In Depth

Geneva: so much more than just fondue and chocolate


A peaceful, pristine haven for foodies, history lovers – and swimmers 

Geneva is not the most obvious choice for a European weekend getaway, being typically seen as a stopover en route to the Alps, or the austere home of banks and diplomacy.

It is often overlooked by travellers, but it shouldn’t be – the Swiss city is full of surprises and is perfect for a weekend of relaxation and indulgence.

There is an elegance to Geneva. It is undoubtedly cosmopolitan and stylish, bustling with luxury shops and fine-dining restaurants, while managing also to be an oasis of calm and natural beauty.

Lake Geneva, also known as Lac Leman, is the heart of the city. The water is crystal clear, and shimmers with turquoise and emerald tones, set against a dramatic backdrop of the Alps and Jura mountains.

As we soon realise, Geneva is the place for indulgence. For foodies, there is ample choice when it comes to five-star gourmet eateries.

Hotel Bristol, a stone’s throw from the lake, is a lovely place to stay. Its crowning glory is perhaps its attached restaurant, Cote Square. The Michelin-starred venue serves food that is a joy for the eyes as well as the tastebuds.

As Swiss food takes inspiration from various surrounding cultures, including French, German and Italian, its finest restaurants have some creative licence to experiment.

At Cote Square, the dishes are masterfully put together by head chef Bruno Marchal and impeccably presented.

Each dish in our five-course meal is an event, including stuffed Arctic char fresh from the lake, and for dessert, a raspberry and violet dish bursting with flavour and unexpected textures.

To start the day, we take a bike ride out of the city to visit a vineyard and sample Swiss wines. The Genevan countryside is filled with rolling fields and babbling brooks under an endless blue sky. Switzerland isn’t known for its wine, but that’s another well-kept secret.

After working up an appetite, it’s time to finally gorge on some signature Swiss fondue. Restaurant de l’Hotel-De-Ville in the Old Town serves one of the best in the city – and we don’t leave a drop.

There is something magical about wandering around the city aimlessly. The Old Town is particularly charming, filled with winding cobbled streets and historic stone buildings dating back to the 16th century.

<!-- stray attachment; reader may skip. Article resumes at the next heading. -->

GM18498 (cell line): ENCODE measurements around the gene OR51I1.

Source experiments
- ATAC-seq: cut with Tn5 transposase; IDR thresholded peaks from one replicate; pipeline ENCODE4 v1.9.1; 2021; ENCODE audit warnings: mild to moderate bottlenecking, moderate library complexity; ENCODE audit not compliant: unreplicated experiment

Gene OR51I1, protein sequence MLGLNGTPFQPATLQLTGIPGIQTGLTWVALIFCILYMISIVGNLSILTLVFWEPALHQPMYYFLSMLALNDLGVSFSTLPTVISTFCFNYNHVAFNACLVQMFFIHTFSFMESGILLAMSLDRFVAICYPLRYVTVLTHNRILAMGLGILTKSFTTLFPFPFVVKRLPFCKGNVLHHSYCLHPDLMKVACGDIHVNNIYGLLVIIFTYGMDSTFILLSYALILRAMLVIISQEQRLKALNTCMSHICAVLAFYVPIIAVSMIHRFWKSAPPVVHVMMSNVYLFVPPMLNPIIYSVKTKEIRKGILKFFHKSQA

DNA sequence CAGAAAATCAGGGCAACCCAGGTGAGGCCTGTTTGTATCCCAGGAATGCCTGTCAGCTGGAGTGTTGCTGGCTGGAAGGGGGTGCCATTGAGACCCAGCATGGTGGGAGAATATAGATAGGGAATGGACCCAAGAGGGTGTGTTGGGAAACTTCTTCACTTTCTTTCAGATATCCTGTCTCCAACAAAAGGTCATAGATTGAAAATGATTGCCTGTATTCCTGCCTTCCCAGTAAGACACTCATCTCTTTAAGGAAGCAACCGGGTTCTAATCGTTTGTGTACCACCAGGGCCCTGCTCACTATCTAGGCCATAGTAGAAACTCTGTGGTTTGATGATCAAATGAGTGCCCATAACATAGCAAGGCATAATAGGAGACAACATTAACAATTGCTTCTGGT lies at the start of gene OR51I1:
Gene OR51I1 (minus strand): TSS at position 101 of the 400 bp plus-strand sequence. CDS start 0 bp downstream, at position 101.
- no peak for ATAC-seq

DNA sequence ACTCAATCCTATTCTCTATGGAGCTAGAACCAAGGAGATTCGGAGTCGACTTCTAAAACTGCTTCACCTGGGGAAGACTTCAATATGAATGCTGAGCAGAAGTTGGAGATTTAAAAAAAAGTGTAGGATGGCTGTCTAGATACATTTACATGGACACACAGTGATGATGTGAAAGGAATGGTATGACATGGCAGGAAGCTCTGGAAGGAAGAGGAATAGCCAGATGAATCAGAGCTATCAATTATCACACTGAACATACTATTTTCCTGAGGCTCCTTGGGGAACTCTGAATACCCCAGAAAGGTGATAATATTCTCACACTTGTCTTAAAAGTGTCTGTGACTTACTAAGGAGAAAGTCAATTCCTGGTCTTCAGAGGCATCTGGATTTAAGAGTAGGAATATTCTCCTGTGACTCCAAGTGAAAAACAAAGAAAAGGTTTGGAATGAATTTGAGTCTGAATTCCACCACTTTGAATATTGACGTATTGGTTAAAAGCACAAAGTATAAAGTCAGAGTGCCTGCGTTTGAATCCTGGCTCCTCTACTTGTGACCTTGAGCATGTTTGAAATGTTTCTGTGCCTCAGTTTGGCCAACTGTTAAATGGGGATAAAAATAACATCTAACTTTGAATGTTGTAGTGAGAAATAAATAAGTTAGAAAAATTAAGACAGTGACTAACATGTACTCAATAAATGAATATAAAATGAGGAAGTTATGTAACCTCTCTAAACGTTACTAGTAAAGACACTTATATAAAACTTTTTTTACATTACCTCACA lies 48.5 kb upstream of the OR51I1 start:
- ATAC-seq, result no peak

It’s bursting with history, as we discover the next morning on a tour of the city, having been at the centre of the Protestant revolution in the 16th century, with John Calvin famously preaching at St Peter’s Cathedral.

Place du Bourg-de-Four is the oldest square in the country, and today is a popular spot to grab a bite or a coffee.

The temperate, peace-loving country has perhaps wrongly become associated with being boring. While a lack of war and conflict excludes it from most history syllabuses, Switzerland has still had a rich and colourful history.

Geneva is the birthplace of many unexpected things – international war treaties, science-fiction literature, the internet.

It is perhaps best known as the epicentre of diplomacy and peace. The International Red Cross is based here, as is the United Nations’ European office, Place des Nations.

The peaceful mountains have also nurtured creativity. While summering by Lake Geneva in 1816, Mary Godwin, who would later become Mary Shelley, was inspired to write Frankenstein, widely considered to be one of the earliest examples of science-fiction literature.

And arguably Geneva’s most significant contribution to the modern world, Tim Berners-Lee built the World Wide Web while working at Cern, the huge particle physics experiment based in the city.

Genevans exude style, and so does Geneva. The city is impeccably clean and cohesive, with luxury shops and modern galleries interspersed with perfectly manicured flower patches.

For lunch, we get the train to Carouge, which used to be a separate town before being absorbed by Geneva. The pretty neighbourhood, with Italian-style architecture, feels completely different to the rest of the city.

In the summertime there are bustling markets offering various meats and wines, and entertainment – and there is also a very Instagram-friendly alleyway with colourful umbrellas strung across the sky.

In Carouge, the Cafe des Negociants, headed by renowned Genevan chef Philippe Chevrier, is a fantastic spot for lunch.